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Gap analysis and economic assessment for protected cropping vegetables in tropical Australia

Jovicich, E., Collier, A., Wittl, H. and White, N. (2018) Gap analysis and economic assessment for protected cropping vegetables in tropical Australia. Project Report. Hort Innovation.

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Article Link(s): https://www.horticulture.com.au/growers/help-your-...

Abstract

The project VG16024 aims to increase awareness and information about protected cropping opportunities and technology options for the vegetable industry in the tropics through the identification of gaps in information and potential economic viabilities. Protected cropping of vegetables in Australia (estimated at 1,341 ha) is by large located in temperate climate regions and in proximity to urban areas. In warm climate regions, near and north of the Tropic of Capricorn, the segment of the industry dedicated to producing vegetables using protected cropping technologies is scattered and relatively small (estimated at <80 ha). Vegetable growers in these regions would benefit from technologies that can mitigate risks linked to climate variability and that can help them address current and future market challenges and opportunities. Evidence from overseas, including in tropical regions, and demonstration plots and farmer experiences in the Australian tropics indicate that protective cropping technologies can cost-effectively mitigate the effects of extremes in air temperatures, rainfall, low and high relative humidity, wind, solar radiation, and pests and diseases, all which currently negatively affect yield, quality and consistency of supply.
In this report, four regions, two within the tropics (Burdekin dry tropics and Atherton Tablelands) and two located a short distance south of the Tropic of Capricorn (Bundaberg and Carnarvon), are selected as examples of regions where the protected cropping industry is either small or emerging, and has the potential to expand. Vegetable production in these regions is predominantly undertaken outdoors. The establishment of protected cropping enterprises would contribute to an increase in regional production that could service both domestic and export markets. This would be facilitated by the regions’ proximity to road infrastructure, ports and airports but access to some of these market opportunities still need to be developed.
In the tropics the availability of medium level, cost-effective protected cropping structures that are effective in removing heat from crops is paramount. In this report, four greenhouse structure designs (high tunnels, passively ventilated greenhouses, retractable roof structures, and net houses) are discussed, and advantages and drawbacks compared. Capsicum, cucumbers, melons, and eggplants are given as examples of vegetable crops suited to warm climates and which can benefit from a protected environment and specific agronomy practices. Possible marketable yields are provided for these crops as well as estimates of production value for a range of size of areas that could potentially establish protected cropping systems.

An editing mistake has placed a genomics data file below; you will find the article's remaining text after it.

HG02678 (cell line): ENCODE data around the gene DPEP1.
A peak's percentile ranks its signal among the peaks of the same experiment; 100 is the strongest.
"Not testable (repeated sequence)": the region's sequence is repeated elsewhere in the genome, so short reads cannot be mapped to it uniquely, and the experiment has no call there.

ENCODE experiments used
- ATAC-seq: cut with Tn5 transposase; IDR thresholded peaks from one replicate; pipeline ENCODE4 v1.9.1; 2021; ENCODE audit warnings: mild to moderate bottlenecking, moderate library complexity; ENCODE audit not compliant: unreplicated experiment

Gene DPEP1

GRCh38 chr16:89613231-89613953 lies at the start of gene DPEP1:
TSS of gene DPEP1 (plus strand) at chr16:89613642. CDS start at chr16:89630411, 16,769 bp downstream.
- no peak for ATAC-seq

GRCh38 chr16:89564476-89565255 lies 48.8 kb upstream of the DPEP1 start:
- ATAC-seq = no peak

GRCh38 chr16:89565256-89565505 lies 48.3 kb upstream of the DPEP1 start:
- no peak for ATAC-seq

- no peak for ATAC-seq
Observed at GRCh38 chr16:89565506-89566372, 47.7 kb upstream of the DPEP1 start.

A preliminary economic analysis was carried out for hypothetical production of capsicum crops in different protected cropping scenarios in the tropics. Under the protective structures, management practices, market prices and capsicum yields used in the analysis, preliminary results suggest that protected cropping could be a viable business opportunity for growers in the tropics. Future research investigating the heterogeneity of protected cropping enterprises would serve to further confirm these findings, especially in light of the practical implications of the technology used in a larger number of commercial sites.

Item Type:Monograph (Project Report)
Business groups:Horticulture and Forestry Science
Keywords:Final report Protected cropping; climate variability; tropical environments; Northern Australia; market opportunities
Subjects:Agriculture > Agriculture (General) > Agricultural economics
Agriculture > Agriculture (General) > Methods and systems of culture. Cropping systems
Plant culture > Food crops
Plant culture > Vegetables
Deposited On:19 Feb 2019 04:03
Last Modified:19 Feb 2019 04:03

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